Jeremy Baldwin: That's funny. So, it does kind of make sense that sort of being involved with the horse world sort of might lead naturally to country and Western music. I mean, like you said, it's a rhythm. And I guess there's also a lot of cowboy songs out there.

Mimi Roman: That's right. And really the first paying job I ever had and the need for to get a Social Security card, which you didn't do in those days until you were working, I was being rodeo queen.

Jeremy Baldwin: Oh, that's right. Madison Square Garden. Wow. So, that must have been an experience. So, and you were the queen. Is this the story where you got to sing with Gene Autry?

Mimi Roman: Right. Right. I worked with Gene Autry, and in those days, the rodeo played for a month.

Jeremy Baldwin: Wow.

Mimi Roman: Now, I think it's a weekend.

Jeremy Baldwin: Right. Right.

Mimi Roman: You know, people just don't have that same interest, I guess. But there were a lot of Brooklyn Cowboys, so to speak, when I was young.

Jeremy Baldwin: Yeah.

Mimi Roman: There was a bunch of guys from Canarsie, which is kind of a rough neighborhood. You know, they all had horses and would turn up at the shows. And we, you know, we knew it's kind of like a little group of kind of outcasts, you know?

Jeremy Baldwin: So, you get to the Madison Square Garden Rodeo, you get to be queen, and you get to sing on a bill or at the rodeo same time as Gene Autry. And then, was the next thing that happened when you went on the Arthur Godfrey talent show?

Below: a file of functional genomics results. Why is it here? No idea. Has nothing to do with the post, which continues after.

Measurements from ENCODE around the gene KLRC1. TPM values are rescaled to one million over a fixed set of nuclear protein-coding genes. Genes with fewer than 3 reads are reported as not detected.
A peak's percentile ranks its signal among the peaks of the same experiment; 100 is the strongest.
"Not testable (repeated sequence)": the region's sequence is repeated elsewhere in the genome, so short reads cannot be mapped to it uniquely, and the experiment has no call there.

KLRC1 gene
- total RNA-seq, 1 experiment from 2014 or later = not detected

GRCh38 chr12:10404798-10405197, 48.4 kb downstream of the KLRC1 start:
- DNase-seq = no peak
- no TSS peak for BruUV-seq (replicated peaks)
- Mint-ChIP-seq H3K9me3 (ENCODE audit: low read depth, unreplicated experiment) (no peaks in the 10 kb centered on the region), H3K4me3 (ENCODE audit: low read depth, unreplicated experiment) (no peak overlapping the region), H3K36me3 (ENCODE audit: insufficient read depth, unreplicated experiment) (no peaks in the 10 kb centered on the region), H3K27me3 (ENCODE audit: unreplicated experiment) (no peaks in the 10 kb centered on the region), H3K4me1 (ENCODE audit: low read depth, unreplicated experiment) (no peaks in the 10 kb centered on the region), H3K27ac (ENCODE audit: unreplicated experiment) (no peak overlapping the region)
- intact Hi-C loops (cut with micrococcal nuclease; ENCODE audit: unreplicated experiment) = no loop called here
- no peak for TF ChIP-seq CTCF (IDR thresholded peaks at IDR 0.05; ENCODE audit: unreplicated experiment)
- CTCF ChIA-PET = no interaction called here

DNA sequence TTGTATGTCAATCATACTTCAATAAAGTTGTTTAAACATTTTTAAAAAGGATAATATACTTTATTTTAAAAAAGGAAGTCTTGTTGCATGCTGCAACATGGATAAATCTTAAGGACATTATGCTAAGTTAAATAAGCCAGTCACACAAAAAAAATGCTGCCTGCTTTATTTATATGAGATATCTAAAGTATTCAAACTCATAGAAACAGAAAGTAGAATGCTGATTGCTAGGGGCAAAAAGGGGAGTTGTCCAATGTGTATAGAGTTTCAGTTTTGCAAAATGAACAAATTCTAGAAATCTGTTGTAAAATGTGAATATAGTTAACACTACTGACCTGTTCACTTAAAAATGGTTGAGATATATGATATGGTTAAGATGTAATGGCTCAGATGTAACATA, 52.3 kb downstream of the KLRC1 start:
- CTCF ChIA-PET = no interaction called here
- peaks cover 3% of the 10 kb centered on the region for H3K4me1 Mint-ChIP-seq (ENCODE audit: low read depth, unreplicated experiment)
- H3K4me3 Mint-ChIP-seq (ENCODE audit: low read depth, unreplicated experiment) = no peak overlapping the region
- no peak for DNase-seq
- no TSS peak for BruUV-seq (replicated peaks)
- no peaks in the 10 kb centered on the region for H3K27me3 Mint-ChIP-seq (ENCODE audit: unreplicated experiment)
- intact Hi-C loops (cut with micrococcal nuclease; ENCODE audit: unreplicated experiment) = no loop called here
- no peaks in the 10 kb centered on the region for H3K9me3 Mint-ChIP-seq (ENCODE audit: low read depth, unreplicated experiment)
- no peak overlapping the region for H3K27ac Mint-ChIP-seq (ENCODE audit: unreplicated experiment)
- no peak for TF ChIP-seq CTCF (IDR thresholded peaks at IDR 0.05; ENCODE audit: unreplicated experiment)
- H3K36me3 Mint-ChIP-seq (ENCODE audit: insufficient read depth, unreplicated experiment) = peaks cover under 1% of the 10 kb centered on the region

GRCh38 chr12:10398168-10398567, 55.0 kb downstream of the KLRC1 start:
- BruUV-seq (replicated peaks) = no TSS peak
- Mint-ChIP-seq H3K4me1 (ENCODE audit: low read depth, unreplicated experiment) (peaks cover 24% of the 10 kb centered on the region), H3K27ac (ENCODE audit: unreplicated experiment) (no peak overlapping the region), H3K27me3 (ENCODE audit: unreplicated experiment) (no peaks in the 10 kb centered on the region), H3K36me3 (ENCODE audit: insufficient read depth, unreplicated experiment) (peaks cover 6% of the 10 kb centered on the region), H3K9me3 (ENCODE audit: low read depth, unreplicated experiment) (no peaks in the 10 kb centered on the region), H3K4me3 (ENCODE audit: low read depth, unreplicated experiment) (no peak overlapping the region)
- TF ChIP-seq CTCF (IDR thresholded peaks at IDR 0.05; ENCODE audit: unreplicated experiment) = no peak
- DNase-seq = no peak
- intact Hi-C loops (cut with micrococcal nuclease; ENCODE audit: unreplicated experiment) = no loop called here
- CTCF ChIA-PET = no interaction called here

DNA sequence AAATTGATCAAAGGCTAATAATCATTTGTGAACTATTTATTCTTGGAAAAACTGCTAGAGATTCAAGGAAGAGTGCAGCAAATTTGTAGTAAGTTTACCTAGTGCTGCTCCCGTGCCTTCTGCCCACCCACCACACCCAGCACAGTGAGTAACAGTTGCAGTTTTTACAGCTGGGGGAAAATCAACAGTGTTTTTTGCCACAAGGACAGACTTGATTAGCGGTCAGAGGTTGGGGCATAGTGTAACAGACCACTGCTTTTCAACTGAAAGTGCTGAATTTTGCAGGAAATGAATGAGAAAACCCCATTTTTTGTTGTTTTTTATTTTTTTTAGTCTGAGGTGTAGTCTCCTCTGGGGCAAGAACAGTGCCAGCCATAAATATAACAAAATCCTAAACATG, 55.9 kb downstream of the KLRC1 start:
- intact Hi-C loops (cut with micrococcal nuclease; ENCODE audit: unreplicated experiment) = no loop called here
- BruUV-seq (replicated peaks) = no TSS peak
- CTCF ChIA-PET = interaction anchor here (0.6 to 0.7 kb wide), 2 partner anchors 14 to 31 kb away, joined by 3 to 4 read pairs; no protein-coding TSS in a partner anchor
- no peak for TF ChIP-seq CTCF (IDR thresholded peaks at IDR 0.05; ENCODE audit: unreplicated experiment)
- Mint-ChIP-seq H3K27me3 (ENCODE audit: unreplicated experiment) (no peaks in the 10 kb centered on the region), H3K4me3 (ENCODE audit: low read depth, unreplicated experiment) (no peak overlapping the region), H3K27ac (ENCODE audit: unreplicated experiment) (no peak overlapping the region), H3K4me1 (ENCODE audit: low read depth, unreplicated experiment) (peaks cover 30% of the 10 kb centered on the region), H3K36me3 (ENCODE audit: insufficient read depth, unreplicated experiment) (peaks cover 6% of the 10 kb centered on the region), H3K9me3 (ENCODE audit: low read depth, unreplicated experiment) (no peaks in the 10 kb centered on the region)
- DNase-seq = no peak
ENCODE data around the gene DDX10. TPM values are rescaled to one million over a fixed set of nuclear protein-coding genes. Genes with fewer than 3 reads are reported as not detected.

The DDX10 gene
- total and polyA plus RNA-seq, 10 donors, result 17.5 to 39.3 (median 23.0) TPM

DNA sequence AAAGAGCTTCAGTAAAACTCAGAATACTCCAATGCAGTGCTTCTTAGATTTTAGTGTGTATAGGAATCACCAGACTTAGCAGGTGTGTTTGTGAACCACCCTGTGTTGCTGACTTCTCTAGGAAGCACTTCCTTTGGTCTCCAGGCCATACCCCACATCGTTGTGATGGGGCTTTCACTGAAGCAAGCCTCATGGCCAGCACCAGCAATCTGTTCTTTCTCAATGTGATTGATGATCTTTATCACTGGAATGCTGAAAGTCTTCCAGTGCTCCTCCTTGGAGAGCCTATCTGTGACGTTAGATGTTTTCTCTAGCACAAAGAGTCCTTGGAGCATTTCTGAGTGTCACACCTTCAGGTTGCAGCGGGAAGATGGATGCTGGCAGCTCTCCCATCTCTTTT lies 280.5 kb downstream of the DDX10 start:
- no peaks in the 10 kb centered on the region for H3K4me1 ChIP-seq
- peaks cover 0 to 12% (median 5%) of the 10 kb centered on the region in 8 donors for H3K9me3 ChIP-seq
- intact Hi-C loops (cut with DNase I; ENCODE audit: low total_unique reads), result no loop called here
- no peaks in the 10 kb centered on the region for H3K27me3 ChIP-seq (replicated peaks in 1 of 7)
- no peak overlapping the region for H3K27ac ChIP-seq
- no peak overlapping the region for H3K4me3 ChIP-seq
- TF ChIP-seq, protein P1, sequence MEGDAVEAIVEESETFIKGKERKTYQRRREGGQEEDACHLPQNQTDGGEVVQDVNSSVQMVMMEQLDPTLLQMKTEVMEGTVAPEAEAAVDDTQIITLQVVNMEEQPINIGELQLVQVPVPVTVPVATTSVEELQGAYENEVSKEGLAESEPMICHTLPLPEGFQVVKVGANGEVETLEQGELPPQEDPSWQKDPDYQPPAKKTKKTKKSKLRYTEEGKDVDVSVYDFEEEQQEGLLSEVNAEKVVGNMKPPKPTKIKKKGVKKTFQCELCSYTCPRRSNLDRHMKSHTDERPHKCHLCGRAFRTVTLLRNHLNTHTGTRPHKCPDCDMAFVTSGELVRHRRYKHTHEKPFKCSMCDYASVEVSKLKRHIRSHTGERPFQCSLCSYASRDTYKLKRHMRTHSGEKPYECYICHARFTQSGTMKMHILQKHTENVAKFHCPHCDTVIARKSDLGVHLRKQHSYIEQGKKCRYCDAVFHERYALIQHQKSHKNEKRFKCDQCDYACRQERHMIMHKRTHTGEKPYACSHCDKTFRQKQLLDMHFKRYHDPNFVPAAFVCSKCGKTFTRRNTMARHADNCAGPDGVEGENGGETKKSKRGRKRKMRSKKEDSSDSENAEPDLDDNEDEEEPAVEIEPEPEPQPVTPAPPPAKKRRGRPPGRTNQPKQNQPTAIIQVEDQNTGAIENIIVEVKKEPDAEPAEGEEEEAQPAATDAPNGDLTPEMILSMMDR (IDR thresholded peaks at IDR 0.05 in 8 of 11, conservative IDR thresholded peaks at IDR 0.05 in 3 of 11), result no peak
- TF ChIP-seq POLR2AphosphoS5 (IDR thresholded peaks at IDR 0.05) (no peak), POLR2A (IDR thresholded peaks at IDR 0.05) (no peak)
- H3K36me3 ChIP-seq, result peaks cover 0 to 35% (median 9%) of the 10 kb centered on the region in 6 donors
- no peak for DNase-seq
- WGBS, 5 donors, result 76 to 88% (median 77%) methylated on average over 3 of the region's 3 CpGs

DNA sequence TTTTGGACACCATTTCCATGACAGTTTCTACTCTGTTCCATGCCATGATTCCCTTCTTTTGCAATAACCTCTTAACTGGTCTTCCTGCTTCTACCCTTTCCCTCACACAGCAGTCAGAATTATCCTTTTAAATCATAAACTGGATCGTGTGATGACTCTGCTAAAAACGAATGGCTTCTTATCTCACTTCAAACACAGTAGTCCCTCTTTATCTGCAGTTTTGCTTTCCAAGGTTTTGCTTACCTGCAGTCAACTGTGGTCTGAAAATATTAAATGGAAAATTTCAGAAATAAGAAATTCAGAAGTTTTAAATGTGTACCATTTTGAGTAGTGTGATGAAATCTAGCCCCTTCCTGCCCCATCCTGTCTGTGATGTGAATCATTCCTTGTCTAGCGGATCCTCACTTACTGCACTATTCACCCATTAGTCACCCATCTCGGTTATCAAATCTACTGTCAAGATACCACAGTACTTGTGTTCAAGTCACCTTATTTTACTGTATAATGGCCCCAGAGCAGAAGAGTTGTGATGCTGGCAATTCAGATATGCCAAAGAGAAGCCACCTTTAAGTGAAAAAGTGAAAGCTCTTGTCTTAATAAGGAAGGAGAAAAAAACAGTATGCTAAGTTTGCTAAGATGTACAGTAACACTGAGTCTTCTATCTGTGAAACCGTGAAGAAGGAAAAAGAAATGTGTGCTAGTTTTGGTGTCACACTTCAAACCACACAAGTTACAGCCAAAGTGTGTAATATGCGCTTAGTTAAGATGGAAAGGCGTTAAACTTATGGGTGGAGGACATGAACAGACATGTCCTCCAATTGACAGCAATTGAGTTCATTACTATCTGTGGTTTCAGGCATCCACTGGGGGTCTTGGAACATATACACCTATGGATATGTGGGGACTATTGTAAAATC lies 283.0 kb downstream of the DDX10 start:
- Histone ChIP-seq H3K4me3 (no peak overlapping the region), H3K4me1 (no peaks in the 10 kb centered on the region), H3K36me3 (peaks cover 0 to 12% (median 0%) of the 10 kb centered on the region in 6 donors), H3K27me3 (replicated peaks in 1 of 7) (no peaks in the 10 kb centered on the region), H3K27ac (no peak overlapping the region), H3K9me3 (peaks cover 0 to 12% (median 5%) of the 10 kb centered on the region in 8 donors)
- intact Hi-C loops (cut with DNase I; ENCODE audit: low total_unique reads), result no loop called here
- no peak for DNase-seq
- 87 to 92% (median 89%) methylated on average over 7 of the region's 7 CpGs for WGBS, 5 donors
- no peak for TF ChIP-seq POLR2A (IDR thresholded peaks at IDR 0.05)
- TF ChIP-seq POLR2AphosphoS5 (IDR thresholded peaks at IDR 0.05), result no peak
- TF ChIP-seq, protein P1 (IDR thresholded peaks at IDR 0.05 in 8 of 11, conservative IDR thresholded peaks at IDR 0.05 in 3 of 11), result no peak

Mimi Roman: Yes.

Jeremy Baldwin: Well, tell me about that experience.

Mimi Roman: Well, that was, you know, another one of those kind of forced to sing country music. My neighbor worked for the Godfrey show. He was a photographer. And he said, "You know, you really should go down and audition for the show." He said, "I think you could get on." And I thought, "Oh, no. That's probably not going to happen." But he made an appointment for me. So, I went down to audition, and I sang. And I'll never forget it. I sang a pop song. I don't remember which one. And they said to me, "Do you have anything else?" And I said, "Well, I can play the guitar and I sing country songs." And they said, "Well, sing one." So, I sang the chorus of Weary Blues.

Jeremy Baldwin: Uh huh.

Mimi Roman: And they said, "Okay, come back tonight. Sing for the producer and do that song. Bring your guitar." So, I did that, and I sang the chorus of Weary Blues, which I had to go by the record in the afternoon because I didn't know all the words.

Jeremy Baldwin: The rest of the words.

Mimi Roman: It was just, like, you know, it was one of those frantic moments. And I came back in the evening, did my audition, and they said, "You'll be on Monday night."

Jeremy Baldwin: Just like that.